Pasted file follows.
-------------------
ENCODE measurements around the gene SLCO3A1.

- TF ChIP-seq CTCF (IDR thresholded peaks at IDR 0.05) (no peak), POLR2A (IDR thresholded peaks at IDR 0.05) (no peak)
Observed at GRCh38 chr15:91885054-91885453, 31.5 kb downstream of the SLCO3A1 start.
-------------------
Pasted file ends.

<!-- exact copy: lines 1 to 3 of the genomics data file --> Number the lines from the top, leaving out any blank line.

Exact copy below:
ENCODE measurements around the gene SLCO3A1.

- TF ChIP-seq CTCF (IDR thresholded peaks at IDR 0.05) (no peak), POLR2A (IDR thresholded peaks at IDR 0.05) (no peak)
Observed at GRCh38 chr15:91885054-91885453, 31.5 kb downstream of the SLCO3A1 start.